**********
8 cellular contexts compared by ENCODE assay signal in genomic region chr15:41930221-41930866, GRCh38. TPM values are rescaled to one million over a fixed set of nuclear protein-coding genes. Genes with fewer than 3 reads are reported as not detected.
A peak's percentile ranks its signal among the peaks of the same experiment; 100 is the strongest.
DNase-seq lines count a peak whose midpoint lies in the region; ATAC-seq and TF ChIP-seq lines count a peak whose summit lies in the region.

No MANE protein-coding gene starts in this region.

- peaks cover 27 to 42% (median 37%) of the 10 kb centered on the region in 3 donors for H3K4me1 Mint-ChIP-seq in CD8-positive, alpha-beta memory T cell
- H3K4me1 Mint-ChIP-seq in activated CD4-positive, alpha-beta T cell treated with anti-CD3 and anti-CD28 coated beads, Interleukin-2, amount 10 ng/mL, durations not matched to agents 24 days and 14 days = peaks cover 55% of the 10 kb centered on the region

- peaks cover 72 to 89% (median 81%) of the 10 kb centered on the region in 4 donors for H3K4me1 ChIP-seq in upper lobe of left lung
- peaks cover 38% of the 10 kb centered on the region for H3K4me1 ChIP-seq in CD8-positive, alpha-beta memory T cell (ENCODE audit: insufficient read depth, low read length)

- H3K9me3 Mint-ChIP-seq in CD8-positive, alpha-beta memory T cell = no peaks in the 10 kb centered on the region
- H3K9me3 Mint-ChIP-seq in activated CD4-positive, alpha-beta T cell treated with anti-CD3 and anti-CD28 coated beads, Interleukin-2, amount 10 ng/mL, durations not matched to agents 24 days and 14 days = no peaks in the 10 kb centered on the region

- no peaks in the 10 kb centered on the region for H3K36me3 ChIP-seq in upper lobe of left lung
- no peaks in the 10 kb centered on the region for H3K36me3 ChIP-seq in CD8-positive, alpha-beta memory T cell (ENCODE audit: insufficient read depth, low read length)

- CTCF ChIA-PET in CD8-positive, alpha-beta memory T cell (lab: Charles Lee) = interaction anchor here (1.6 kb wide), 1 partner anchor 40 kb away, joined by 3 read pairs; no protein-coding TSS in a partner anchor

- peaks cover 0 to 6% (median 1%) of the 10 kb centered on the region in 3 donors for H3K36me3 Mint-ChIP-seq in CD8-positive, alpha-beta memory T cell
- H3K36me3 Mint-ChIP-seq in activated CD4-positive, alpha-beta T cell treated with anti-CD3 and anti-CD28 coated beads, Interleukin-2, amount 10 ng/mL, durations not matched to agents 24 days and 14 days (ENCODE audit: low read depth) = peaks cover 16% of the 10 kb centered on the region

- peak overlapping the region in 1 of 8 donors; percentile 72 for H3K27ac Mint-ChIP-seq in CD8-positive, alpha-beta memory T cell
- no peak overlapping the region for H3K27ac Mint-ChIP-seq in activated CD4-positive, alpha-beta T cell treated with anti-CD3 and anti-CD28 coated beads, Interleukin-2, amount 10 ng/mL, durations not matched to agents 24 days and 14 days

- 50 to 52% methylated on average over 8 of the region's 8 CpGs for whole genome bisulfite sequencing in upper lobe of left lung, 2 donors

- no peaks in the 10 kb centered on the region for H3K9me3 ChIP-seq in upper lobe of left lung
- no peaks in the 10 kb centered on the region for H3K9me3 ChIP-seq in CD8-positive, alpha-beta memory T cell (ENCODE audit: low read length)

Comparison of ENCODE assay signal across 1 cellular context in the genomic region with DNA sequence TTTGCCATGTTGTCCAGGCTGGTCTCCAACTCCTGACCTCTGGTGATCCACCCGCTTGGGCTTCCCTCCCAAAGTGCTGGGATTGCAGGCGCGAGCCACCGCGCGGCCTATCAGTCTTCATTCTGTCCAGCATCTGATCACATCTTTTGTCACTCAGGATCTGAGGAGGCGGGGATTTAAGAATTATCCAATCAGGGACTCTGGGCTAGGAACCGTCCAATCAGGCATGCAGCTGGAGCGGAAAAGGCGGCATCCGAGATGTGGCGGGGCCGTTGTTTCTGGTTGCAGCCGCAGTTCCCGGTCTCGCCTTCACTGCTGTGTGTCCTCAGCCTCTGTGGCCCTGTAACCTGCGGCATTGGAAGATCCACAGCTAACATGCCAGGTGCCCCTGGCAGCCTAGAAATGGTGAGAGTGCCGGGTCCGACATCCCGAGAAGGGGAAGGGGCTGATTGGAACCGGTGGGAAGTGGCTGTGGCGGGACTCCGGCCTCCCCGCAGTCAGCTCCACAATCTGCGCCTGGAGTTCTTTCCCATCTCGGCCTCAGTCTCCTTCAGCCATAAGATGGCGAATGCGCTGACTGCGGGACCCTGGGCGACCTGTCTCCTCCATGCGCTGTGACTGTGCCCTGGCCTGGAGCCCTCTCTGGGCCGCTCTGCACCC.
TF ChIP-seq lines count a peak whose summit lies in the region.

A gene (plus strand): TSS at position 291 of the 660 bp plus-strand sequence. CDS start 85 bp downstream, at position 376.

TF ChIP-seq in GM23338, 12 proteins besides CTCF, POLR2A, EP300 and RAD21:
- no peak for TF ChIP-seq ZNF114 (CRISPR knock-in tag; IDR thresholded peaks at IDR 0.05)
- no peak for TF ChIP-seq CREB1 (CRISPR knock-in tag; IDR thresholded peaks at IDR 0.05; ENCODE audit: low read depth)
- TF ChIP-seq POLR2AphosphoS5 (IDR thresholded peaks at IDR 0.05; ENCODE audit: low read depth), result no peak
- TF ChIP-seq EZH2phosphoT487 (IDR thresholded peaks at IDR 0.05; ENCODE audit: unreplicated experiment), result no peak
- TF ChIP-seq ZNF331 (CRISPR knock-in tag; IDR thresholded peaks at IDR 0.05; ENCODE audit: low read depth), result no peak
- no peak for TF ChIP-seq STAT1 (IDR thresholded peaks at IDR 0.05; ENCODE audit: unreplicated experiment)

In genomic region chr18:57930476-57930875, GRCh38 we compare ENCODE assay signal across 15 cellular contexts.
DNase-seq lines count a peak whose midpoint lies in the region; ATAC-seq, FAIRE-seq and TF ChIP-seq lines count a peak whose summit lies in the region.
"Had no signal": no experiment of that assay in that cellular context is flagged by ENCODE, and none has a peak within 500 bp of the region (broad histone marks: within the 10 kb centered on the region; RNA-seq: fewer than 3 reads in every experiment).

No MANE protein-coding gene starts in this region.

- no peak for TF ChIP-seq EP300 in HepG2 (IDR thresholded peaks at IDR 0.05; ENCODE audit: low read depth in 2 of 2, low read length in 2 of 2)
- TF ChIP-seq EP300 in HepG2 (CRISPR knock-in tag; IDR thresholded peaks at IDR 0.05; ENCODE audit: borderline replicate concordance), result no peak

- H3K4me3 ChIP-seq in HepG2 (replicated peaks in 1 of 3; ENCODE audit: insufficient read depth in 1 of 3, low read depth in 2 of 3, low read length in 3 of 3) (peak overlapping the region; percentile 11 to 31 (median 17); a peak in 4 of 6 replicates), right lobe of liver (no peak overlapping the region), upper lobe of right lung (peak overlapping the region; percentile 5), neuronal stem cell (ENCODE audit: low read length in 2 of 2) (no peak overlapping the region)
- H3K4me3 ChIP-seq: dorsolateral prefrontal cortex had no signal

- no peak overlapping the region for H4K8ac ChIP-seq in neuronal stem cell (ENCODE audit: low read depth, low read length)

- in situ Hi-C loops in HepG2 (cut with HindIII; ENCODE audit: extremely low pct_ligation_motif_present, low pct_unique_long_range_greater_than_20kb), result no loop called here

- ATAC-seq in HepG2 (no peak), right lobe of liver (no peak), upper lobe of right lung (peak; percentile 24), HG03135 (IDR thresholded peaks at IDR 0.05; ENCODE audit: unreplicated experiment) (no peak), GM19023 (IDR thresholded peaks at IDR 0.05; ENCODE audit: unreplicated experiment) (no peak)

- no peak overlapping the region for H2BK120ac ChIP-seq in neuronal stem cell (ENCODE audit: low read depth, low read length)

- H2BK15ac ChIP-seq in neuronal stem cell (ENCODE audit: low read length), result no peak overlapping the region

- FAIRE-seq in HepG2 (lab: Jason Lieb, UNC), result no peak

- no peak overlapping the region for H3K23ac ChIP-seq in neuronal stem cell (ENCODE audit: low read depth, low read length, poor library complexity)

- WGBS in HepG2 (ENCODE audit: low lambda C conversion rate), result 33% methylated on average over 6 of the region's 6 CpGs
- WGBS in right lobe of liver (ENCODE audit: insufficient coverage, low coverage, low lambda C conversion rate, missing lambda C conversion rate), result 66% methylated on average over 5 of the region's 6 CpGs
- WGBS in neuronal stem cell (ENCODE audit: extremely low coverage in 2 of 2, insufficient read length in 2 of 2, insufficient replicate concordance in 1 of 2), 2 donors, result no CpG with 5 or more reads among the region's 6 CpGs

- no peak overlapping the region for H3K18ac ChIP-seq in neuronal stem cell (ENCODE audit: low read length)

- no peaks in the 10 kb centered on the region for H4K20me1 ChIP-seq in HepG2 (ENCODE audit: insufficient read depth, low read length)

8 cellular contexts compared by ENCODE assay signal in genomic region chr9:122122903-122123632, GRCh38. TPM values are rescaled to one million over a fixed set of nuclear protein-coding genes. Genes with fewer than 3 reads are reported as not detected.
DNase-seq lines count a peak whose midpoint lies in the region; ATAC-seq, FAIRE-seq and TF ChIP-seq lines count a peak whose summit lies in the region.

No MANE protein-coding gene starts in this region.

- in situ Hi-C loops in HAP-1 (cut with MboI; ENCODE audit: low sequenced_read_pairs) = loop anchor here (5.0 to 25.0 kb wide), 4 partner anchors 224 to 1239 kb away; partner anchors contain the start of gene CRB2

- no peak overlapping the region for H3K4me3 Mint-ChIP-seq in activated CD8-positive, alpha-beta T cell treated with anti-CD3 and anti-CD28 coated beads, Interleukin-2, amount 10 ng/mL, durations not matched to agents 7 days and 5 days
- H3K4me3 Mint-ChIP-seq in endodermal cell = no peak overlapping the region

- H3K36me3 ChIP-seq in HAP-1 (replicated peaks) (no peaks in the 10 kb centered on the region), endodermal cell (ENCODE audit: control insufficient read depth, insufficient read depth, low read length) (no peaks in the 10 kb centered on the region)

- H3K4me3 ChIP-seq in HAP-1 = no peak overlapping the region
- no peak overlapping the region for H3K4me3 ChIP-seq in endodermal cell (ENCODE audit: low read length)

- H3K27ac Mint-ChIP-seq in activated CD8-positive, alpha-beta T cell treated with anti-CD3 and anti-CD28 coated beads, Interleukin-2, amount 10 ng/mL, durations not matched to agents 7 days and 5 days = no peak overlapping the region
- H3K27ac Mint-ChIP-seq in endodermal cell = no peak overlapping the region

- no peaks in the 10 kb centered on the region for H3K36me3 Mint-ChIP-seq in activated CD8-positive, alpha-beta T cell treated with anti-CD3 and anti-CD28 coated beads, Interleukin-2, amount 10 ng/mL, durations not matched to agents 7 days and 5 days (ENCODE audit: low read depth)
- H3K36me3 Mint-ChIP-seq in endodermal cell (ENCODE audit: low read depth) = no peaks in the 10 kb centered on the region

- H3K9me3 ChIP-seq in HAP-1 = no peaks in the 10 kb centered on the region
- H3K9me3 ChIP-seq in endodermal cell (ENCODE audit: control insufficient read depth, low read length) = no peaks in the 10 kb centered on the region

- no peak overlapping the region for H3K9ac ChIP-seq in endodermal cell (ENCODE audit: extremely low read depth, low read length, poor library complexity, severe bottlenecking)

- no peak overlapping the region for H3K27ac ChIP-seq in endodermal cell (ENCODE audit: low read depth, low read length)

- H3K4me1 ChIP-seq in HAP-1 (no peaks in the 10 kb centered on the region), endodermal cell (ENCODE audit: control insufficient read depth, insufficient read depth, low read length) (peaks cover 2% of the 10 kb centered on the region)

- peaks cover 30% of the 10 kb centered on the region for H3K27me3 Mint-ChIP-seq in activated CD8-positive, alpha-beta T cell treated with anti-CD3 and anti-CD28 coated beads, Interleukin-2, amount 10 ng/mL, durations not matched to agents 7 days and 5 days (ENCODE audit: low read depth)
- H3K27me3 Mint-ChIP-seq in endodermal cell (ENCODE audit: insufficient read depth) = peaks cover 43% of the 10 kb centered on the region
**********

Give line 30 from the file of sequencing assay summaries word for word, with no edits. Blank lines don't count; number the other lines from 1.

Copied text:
- no peak for TF ChIP-seq STAT1 (IDR thresholded peaks at IDR 0.05; ENCODE audit: unreplicated experiment)